Friday, January 30, 2009

It's Friday . . . again!! Time Flies!!

Greetings All!

I have started a neighborhood trash cleanup project - it happens every Sunday after church. There is so much , it will be a forever task. Plastic bags are everywhere! They are the worst offender. I am looking for a community group to help - I met with the County Council and a member of a youth group, we'll see what happens - everything moves more slowly here.

The food and water situation is deteriorating here . . . food security situation is a alarm stage as of Janaury 15, 2009. The population in my district has experienced 100% crop failure, rationing is ongoing, one bag (40 lbs) per person of maize per month. People are consuming boiled maize without beans due to low purchasing power. Food prices are high, livestock (goats and cows) prices are low (they sell in bad times for oney for food) and school fees are due now. Water availability too has deteriorated; the average trek for water has increased from 3 miles to 6 miles. We are lucky so far and have water about 4 to 5 days per week, some are not so fortunate.

If you would like to know more about where I am working here is the website address It is a wonderful story, it will help you better understand how hard things are here to accomplish and how great the need. I am currently researching project potentials in village poultry raising, dairy goat keeping and beekeeping . . . who would have thought! I am also doing some counselng for the older school children about hopeful futures with an education . . . this one is the real challenge.

The teacher's strike was settled last night . . . that is a wonderful event! The teachers accepted the government's offer to pay a raise in three installments. The first promised installment is for July it represents a 40% pay increase, the highest paid teacher will now take home $1001 per month, the lowest $251 per month.

Times up . . . more later. I hope everyone is well and happy!!

Pole pole diomuendo! Paula

Saturday, January 24, 2009

Current Events

Teachers strike in Kenya; teachers are demanding a salary increase the lowest paid 183 USD per month the highest pais 1600 USD per month. The government has offered to pay the increase in 3 installments - union said no. The increase amounts to 152 USD per month for the lowest paid and 951 USD per month for the highest paid. An average Kenyan lives on less than 2 USD per day - 730 USD per year. Teachers have not had an increase since 1997. Primary teachers currently earn 120 USD per month secondary teachers earn 240 - 335 USD per month. The members of parliament in Kenya earn 10,256 USD per month and pay no taxes!!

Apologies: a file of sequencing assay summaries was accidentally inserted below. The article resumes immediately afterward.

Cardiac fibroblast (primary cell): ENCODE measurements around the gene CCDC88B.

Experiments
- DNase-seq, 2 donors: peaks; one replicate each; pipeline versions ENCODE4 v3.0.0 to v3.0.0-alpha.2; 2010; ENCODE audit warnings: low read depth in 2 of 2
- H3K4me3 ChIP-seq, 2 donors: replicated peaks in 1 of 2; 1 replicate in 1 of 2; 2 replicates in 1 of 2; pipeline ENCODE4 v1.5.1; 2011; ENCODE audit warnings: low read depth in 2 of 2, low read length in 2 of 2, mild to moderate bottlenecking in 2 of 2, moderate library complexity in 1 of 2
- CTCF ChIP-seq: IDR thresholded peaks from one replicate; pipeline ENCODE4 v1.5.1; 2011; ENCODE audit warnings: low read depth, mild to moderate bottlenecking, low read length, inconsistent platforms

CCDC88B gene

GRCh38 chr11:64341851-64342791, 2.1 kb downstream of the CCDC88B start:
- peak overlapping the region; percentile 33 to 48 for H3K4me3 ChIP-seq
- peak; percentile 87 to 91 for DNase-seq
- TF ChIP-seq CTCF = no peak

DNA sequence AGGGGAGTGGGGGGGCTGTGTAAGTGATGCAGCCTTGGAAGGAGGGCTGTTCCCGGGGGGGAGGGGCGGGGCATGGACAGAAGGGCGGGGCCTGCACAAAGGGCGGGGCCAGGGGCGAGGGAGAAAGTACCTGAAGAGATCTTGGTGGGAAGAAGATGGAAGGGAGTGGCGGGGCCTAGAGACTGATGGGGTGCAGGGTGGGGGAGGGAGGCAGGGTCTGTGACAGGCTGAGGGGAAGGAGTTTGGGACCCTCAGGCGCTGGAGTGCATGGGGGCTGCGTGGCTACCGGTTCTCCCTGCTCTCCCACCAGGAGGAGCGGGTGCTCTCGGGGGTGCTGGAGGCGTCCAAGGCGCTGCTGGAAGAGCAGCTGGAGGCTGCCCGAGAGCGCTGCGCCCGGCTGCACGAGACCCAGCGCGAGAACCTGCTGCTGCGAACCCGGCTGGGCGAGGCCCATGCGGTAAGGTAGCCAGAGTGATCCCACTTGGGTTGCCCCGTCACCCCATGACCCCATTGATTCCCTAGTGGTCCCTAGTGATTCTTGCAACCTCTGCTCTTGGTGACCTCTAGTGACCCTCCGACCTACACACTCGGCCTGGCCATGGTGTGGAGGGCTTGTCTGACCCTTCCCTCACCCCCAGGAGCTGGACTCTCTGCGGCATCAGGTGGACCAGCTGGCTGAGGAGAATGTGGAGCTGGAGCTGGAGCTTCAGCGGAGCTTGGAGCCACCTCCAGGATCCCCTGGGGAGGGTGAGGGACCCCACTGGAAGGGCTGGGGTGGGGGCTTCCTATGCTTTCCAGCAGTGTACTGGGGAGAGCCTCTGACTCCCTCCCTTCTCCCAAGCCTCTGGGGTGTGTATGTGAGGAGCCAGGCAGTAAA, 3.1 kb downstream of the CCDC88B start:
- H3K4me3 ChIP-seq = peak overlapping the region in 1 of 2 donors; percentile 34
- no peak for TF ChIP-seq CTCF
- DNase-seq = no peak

The primary teachers as of this writing have not settled, the secondary teachers have settled but are out on a sympathy strike for the primary teachers. The children are surely the ones who are hurt by this - hopefully it will be settled soon.

Famine issues: the government must feed one million even with a good harvest year. The government is currently working on an irrigation masterplan - Kenya is very rain dependent. Past plan have failed since 1980. Volunteer organizations try to help initiate sustainable ncome producing projects that are not rain dependent. But then the rains might come and all is forgotten. This is the second year of no rains so the harvests have failed - food is scarce and vry expensive.

Tourism issues: inefficient ferry service on the south coast, mechanical breakdowns etc. From the airport to the coats is 24 miles and it takes 4 hours to travel that distance. Tourists are forced to walk 5 miles to ferry services. Frequently the tourists miss their flight and must be reimbursed so they are going elsewhere more reliable like Tanzania. Investors are looking to expand potential of Mt. Kenya i.e. tourism circuit to include 33 lakes, trout sport fishing (John and Louis!!!), MauMau caves, traditional shrines and landscapes. Country needs diversification from wildlife attractions.

Sorry about any spelling errors - I am trying to hurry to get everything in before the internet goes south again - we still cannot get yahoo at all - so I apologize to those of you who have emailed, I'll get back to you when I can.

Thanks to those few who responded for child sponsorships for education. The need is great and every little bit helps. The Kenyan Government states that education is free - that is not a true statement. I personally know children who are at home because their parents cannot pay the fees. Every little bit helps even if it is an inkind donation of any amount. Thanks!!!!
The address again is: KISMA ANGELS IN KENYA C/O Loitokitok Lutheran Parish, P. O. Box 147, Loitokitok 00209 Kenya - email me if you want to sponsor an individual child and I will get you the form and photo.

Sorry about no photos yet - maybe in a couple of months - that's really hard!!

Love to all, Paula

My Work Life